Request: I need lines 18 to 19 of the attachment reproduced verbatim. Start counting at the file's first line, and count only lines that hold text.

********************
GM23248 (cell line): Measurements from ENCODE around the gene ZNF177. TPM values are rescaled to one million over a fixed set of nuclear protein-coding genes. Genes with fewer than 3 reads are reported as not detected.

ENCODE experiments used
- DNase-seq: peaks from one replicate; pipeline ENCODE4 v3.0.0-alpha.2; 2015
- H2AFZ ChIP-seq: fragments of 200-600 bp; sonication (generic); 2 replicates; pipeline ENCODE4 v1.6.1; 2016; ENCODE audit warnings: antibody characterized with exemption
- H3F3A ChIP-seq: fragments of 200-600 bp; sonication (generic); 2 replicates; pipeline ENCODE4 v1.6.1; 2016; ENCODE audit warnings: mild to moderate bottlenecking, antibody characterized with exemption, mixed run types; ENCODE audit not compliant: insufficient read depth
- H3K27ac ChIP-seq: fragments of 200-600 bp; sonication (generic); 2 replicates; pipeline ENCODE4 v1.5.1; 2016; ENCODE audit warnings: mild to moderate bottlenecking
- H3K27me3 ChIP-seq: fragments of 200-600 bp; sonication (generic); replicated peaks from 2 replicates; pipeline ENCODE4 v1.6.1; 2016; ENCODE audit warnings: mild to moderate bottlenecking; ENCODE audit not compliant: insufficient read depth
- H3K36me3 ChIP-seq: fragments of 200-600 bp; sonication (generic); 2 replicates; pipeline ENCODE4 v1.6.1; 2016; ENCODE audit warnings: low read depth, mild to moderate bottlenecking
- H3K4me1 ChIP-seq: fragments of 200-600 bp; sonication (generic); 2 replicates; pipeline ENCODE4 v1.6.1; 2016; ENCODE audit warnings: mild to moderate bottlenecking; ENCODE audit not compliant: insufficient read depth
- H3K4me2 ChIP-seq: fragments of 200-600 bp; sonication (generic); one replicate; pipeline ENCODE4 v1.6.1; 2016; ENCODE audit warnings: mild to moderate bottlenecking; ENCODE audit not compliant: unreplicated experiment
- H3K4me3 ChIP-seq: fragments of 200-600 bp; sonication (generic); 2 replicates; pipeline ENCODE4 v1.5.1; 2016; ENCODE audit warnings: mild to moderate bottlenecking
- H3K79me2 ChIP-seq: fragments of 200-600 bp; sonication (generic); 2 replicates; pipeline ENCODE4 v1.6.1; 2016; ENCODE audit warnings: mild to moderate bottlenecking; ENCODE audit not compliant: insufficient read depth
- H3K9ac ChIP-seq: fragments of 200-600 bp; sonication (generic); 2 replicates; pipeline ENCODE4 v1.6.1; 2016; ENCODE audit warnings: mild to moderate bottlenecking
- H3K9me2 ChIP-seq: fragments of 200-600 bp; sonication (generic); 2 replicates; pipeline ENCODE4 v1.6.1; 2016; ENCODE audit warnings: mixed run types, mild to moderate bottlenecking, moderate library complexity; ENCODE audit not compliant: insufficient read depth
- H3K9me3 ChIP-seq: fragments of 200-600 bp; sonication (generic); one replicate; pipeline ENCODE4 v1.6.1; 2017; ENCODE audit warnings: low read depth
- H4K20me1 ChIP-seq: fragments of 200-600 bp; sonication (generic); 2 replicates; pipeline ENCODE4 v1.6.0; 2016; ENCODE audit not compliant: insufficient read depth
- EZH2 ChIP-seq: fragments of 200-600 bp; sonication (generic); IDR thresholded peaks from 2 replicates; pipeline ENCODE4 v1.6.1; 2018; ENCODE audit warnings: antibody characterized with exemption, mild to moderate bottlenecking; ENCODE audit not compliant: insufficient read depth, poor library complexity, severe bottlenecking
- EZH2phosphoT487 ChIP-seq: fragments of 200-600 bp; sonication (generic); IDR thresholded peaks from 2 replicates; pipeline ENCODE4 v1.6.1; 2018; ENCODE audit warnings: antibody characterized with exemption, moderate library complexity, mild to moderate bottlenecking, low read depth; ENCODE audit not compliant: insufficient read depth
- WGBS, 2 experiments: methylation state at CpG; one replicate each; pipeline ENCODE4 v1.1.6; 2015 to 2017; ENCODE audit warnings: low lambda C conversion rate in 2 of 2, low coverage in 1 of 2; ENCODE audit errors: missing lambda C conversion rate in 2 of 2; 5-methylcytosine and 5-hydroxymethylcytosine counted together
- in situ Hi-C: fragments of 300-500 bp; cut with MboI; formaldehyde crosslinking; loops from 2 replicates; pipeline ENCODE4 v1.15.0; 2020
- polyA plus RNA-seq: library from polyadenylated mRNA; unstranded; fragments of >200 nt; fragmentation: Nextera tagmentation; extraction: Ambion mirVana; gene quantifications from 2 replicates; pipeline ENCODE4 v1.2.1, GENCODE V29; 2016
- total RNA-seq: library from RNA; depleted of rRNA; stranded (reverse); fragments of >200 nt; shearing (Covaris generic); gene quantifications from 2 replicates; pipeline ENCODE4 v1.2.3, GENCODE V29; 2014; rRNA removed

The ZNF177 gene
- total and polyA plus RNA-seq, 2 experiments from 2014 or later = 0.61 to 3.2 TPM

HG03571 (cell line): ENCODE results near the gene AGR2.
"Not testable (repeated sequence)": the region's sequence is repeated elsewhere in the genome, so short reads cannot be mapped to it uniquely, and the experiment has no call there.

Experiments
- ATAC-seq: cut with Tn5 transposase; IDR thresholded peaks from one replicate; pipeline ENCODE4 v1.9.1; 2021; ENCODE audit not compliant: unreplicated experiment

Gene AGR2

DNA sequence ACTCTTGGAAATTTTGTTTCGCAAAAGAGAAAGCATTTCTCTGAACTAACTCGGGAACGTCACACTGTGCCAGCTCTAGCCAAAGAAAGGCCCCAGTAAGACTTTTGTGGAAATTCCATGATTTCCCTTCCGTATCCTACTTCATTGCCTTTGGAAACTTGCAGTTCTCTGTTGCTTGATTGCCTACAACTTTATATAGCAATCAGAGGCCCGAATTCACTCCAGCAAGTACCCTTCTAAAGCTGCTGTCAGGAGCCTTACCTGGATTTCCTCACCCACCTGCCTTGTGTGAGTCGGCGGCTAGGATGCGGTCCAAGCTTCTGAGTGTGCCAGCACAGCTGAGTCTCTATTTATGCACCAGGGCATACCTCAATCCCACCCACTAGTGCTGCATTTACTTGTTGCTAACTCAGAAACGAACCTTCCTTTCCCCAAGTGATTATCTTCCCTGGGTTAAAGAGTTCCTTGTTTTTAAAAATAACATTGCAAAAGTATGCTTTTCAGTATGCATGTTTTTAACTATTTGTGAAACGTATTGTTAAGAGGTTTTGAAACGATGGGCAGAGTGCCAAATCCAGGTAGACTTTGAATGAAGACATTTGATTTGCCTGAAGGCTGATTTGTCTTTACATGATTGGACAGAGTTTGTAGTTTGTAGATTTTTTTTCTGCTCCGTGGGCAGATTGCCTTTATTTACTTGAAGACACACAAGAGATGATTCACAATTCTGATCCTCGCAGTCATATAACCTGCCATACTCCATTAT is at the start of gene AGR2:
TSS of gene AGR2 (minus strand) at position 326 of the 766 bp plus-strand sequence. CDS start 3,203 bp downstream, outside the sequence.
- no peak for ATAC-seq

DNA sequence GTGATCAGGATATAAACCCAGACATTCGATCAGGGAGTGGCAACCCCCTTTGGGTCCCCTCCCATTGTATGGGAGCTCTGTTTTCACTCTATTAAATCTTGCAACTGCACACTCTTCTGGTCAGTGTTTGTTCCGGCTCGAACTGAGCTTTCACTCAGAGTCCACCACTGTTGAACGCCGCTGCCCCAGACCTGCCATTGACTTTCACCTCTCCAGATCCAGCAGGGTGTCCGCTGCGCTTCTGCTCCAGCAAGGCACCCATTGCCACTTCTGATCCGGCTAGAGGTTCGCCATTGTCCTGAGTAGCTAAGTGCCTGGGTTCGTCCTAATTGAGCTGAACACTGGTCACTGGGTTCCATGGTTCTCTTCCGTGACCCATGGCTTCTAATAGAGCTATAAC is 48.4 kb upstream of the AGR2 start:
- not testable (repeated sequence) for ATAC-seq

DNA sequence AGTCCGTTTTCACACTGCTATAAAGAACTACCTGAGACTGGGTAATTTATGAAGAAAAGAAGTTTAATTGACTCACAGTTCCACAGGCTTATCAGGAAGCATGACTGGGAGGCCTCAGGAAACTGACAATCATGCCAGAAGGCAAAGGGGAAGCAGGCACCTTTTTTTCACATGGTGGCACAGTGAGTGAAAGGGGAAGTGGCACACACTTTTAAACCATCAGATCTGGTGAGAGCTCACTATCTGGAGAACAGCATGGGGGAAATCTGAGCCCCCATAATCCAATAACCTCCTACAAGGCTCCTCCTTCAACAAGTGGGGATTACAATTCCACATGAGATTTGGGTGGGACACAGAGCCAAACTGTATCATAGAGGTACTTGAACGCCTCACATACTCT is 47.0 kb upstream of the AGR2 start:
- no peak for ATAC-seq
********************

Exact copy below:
- EZH2phosphoT487 ChIP-seq: fragments of 200-600 bp; sonication (generic); IDR thresholded peaks from 2 replicates; pipeline ENCODE4 v1.6.1; 2018; ENCODE audit warnings: antibody characterized with exemption, moderate library complexity, mild to moderate bottlenecking, low read depth; ENCODE audit not compliant: insufficient read depth
- WGBS, 2 experiments: methylation state at CpG; one replicate each; pipeline ENCODE4 v1.1.6; 2015 to 2017; ENCODE audit warnings: low lambda C conversion rate in 2 of 2, low coverage in 1 of 2; ENCODE audit errors: missing lambda C conversion rate in 2 of 2; 5-methylcytosine and 5-hydroxymethylcytosine counted together